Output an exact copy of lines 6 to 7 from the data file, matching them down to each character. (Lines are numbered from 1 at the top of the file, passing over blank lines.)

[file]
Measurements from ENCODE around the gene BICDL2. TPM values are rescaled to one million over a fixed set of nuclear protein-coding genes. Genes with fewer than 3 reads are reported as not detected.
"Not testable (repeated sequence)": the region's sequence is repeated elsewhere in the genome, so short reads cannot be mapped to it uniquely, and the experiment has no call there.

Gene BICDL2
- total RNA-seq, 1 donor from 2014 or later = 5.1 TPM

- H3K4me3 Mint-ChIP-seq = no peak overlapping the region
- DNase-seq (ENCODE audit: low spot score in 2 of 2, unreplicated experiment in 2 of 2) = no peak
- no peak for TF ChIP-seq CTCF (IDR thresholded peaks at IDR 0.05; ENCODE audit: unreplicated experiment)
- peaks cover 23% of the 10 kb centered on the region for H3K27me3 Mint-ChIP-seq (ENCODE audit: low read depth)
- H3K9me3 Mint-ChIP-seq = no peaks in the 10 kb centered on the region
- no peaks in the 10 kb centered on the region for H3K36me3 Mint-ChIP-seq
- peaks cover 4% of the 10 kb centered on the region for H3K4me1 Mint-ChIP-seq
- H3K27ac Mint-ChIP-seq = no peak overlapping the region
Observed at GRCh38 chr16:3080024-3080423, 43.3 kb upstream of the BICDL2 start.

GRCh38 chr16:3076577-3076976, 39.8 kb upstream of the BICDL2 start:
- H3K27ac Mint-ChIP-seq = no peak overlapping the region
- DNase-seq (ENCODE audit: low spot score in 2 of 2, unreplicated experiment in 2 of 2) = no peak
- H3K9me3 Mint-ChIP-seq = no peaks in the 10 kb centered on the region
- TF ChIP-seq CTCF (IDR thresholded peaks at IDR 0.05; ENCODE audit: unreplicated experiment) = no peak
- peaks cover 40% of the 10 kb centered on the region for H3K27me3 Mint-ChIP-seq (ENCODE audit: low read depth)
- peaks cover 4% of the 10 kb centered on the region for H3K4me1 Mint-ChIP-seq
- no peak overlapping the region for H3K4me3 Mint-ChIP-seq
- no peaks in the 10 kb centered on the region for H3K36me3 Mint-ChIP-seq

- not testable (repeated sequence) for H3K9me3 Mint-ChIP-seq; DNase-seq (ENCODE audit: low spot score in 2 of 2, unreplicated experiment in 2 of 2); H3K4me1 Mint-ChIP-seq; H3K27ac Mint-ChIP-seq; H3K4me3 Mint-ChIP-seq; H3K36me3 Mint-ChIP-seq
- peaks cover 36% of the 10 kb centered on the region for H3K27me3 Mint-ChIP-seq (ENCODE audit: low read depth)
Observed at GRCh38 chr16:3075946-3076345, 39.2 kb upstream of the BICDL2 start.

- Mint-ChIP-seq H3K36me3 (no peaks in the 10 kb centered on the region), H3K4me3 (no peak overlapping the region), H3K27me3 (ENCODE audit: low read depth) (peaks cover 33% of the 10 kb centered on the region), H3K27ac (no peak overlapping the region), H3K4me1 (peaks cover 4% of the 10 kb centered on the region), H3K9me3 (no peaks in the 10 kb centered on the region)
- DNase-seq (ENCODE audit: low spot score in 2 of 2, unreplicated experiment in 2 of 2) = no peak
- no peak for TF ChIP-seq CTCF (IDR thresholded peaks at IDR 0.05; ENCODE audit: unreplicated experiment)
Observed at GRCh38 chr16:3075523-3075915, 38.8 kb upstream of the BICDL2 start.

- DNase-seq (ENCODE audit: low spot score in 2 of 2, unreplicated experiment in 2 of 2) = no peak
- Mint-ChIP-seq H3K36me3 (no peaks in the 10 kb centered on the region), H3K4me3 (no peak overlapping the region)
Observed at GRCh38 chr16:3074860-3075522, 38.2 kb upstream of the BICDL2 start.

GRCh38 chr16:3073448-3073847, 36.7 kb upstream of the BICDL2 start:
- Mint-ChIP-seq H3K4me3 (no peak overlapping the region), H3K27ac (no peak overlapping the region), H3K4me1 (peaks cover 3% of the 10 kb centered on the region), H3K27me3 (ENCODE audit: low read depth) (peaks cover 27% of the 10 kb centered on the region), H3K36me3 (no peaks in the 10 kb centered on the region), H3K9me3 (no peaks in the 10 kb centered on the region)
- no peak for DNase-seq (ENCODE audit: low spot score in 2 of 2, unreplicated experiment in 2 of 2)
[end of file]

- DNase-seq (ENCODE audit: low spot score in 2 of 2, unreplicated experiment in 2 of 2) = no peak
- no peak for TF ChIP-seq CTCF (IDR thresholded peaks at IDR 0.05; ENCODE audit: unreplicated experiment)